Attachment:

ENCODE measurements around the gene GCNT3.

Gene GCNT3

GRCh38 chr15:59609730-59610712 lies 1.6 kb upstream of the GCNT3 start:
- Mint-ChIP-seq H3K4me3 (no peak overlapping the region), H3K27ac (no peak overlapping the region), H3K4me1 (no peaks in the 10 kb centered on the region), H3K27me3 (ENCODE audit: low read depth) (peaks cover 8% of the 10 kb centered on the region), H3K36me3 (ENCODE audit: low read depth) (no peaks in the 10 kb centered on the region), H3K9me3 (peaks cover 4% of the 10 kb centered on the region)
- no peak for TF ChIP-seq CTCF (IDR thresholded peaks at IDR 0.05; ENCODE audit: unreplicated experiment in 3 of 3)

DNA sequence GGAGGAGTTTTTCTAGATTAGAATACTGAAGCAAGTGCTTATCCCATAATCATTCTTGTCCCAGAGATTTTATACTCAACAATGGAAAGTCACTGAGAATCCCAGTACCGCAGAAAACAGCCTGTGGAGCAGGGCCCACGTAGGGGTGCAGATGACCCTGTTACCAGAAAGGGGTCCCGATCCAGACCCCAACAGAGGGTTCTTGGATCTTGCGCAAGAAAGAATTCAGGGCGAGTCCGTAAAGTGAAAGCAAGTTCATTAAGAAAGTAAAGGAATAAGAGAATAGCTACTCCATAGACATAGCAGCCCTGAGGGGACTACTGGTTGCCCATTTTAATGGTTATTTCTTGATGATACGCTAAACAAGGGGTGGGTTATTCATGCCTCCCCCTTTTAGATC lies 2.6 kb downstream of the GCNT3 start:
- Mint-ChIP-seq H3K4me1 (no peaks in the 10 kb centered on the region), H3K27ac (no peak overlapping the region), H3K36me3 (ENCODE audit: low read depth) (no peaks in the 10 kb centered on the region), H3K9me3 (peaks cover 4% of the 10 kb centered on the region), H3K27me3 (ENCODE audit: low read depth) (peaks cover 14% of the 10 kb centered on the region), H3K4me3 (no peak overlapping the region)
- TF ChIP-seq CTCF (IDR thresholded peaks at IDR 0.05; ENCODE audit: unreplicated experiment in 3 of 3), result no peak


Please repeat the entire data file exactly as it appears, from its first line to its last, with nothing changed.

ENCODE measurements around the gene GCNT3.

Gene GCNT3

GRCh38 chr15:59609730-59610712 lies 1.6 kb upstream of the GCNT3 start:
- Mint-ChIP-seq H3K4me3 (no peak overlapping the region), H3K27ac (no peak overlapping the region), H3K4me1 (no peaks in the 10 kb centered on the region), H3K27me3 (ENCODE audit: low read depth) (peaks cover 8% of the 10 kb centered on the region), H3K36me3 (ENCODE audit: low read depth) (no peaks in the 10 kb centered on the region), H3K9me3 (peaks cover 4% of the 10 kb centered on the region)
- no peak for TF ChIP-seq CTCF (IDR thresholded peaks at IDR 0.05; ENCODE audit: unreplicated experiment in 3 of 3)

DNA sequence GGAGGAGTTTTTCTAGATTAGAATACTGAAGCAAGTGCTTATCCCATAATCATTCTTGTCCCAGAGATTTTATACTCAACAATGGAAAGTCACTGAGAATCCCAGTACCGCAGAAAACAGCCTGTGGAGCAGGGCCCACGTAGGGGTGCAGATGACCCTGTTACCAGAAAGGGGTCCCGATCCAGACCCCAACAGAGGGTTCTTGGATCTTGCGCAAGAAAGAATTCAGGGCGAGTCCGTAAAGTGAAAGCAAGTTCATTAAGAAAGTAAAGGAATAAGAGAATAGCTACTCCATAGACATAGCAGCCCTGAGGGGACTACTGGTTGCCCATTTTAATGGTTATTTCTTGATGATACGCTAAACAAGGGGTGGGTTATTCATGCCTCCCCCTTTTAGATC lies 2.6 kb downstream of the GCNT3 start:
- Mint-ChIP-seq H3K4me1 (no peaks in the 10 kb centered on the region), H3K27ac (no peak overlapping the region), H3K36me3 (ENCODE audit: low read depth) (no peaks in the 10 kb centered on the region), H3K9me3 (peaks cover 4% of the 10 kb centered on the region), H3K27me3 (ENCODE audit: low read depth) (peaks cover 14% of the 10 kb centered on the region), H3K4me3 (no peak overlapping the region)
- TF ChIP-seq CTCF (IDR thresholded peaks at IDR 0.05; ENCODE audit: unreplicated experiment in 3 of 3), result no peak